Ongoing hurt in downtown Calgary office market

Wednesday, May 11, 2016

Market analysts project the next office construction cycle should be underway in Calgary sometime around 2032. In the interim, they foresee vacancy rates continuing to climb over the next two years as the last buildings of the most recent development wave are completed and added to available inventory.

Colliers International pegs Calgary’s downtown office vacancy rate at 20.5 per cent as of March 31, 2016 — an increase of more than 2 per cent since the beginning of the year. Nearly 3 million square feet of downtown office space has emptied out in the 12 months since March 2015, contributing to the 8.8 million square feet of inventory that is now vacant, while another 2.3 million square feet of space is still under construction. In addition, some companies are holding empty space that hasn’t been released back to the market.

“We estimate the inclusion of ghost vacancy would increase the vacancy rate by two per cent to five per cent, equating to 22 to 25 per cent today and 26 to 29 per cent with the inclusion of new office developments in 2018,” Colliers’ recently released Q1 overview and market forecast states. “It is clear the 11 million square feet of available space, including new developments under construction, will take time to absorb.”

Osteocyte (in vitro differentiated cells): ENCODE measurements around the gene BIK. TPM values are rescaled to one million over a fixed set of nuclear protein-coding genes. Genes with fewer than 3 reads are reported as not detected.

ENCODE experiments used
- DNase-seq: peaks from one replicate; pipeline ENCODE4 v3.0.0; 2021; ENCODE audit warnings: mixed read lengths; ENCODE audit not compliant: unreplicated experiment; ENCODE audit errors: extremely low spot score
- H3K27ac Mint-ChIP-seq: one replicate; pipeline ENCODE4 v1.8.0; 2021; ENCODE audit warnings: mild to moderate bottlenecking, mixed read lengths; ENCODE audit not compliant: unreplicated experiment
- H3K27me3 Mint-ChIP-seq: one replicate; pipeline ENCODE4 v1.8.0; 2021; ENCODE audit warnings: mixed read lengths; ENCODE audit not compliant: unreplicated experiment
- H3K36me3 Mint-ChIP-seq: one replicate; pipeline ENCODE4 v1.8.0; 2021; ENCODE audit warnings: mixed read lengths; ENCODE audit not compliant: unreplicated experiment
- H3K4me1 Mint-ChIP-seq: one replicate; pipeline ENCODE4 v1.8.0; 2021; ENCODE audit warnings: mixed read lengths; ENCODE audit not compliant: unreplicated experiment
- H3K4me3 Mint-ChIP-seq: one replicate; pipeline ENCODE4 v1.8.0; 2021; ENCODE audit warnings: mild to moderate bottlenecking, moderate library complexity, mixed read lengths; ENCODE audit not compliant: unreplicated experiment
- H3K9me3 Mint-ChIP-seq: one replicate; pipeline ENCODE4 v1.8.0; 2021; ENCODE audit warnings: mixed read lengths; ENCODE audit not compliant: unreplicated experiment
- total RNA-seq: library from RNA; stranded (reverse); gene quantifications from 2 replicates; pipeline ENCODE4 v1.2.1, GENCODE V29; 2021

Using the assumption that approximately 690,000 square feet of office space would be absorbed in years when the economy is stable or in an upswing, analysts calculate it will take more than nine years for the vacancy rate to drop to the 8 to 10 per cent range considered to be a balanced market. Based on the same numbers, there is 16-year supply of space before more new construction would be necessary.

“The actual length of time for any such recovery could happen quicker or be more drawn out based upon many factors that contribute to demand by companies in the downtown office market,” the market report states. Ultimately, it reiterates, the health of the downtown Calgary office market is “inextricably linked to the price of oil and gas.”

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